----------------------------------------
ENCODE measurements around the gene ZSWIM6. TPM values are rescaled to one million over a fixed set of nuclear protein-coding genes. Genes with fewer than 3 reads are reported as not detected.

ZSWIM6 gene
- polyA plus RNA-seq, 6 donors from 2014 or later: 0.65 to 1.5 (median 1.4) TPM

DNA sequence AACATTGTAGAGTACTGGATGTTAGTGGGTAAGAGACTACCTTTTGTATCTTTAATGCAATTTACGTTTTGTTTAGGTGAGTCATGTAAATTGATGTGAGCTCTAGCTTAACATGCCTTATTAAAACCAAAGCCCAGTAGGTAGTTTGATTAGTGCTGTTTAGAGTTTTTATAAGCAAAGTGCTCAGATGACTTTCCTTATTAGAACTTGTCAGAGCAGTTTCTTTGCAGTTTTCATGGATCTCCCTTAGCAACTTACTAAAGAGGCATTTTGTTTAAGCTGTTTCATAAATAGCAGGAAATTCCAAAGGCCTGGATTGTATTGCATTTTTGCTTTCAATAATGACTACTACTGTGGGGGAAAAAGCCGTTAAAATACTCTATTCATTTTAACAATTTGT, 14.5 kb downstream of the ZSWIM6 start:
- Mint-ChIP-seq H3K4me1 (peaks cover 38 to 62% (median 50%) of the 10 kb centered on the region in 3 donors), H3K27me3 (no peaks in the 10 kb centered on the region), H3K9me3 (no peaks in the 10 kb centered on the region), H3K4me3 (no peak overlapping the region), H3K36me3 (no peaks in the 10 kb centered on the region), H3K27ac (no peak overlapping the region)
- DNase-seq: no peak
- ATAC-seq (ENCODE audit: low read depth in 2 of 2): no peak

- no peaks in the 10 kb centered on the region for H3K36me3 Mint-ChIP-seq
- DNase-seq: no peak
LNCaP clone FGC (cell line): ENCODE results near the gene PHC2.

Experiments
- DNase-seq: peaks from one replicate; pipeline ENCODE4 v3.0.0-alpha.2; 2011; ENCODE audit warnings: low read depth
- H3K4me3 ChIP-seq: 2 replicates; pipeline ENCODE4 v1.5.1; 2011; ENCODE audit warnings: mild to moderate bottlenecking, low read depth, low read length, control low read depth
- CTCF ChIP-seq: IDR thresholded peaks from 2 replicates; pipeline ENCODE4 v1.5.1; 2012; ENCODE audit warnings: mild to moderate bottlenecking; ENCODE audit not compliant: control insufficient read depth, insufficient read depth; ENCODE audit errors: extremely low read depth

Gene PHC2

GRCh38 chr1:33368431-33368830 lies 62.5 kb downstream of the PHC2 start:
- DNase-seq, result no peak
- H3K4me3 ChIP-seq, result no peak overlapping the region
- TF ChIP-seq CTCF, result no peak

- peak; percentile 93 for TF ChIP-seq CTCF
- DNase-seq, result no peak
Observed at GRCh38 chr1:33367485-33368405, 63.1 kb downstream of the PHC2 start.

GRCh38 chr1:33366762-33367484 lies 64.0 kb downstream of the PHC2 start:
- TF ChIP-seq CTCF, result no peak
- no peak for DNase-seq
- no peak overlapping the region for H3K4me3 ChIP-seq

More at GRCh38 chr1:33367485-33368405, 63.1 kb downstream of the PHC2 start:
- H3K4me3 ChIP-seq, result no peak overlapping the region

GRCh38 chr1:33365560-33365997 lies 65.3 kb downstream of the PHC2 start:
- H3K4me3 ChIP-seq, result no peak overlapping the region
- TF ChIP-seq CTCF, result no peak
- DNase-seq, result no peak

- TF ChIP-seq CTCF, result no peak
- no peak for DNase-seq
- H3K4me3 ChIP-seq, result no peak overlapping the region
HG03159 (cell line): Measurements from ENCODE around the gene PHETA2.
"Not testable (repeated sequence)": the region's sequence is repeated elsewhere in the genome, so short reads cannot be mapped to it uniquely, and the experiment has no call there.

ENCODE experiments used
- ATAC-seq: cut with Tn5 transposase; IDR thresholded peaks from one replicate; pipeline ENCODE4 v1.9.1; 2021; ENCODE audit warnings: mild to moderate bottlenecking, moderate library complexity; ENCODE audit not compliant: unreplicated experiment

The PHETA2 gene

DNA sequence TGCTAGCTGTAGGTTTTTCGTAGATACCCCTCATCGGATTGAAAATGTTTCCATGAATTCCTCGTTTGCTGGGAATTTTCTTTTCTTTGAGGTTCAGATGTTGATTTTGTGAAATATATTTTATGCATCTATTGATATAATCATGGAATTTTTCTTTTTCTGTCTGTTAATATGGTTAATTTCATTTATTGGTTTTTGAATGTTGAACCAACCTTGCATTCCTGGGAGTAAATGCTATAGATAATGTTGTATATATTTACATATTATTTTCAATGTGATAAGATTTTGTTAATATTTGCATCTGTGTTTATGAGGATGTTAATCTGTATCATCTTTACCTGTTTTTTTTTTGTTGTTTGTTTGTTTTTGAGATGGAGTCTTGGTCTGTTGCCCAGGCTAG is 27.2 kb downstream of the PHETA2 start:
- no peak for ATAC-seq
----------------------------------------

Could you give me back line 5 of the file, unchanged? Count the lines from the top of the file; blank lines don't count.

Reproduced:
- Mint-ChIP-seq H3K4me1 (peaks cover 38 to 62% (median 50%) of the 10 kb centered on the region in 3 donors), H3K27me3 (no peaks in the 10 kb centered on the region), H3K9me3 (no peaks in the 10 kb centered on the region), H3K4me3 (no peak overlapping the region), H3K36me3 (no peaks in the 10 kb centered on the region), H3K27ac (no peak overlapping the region)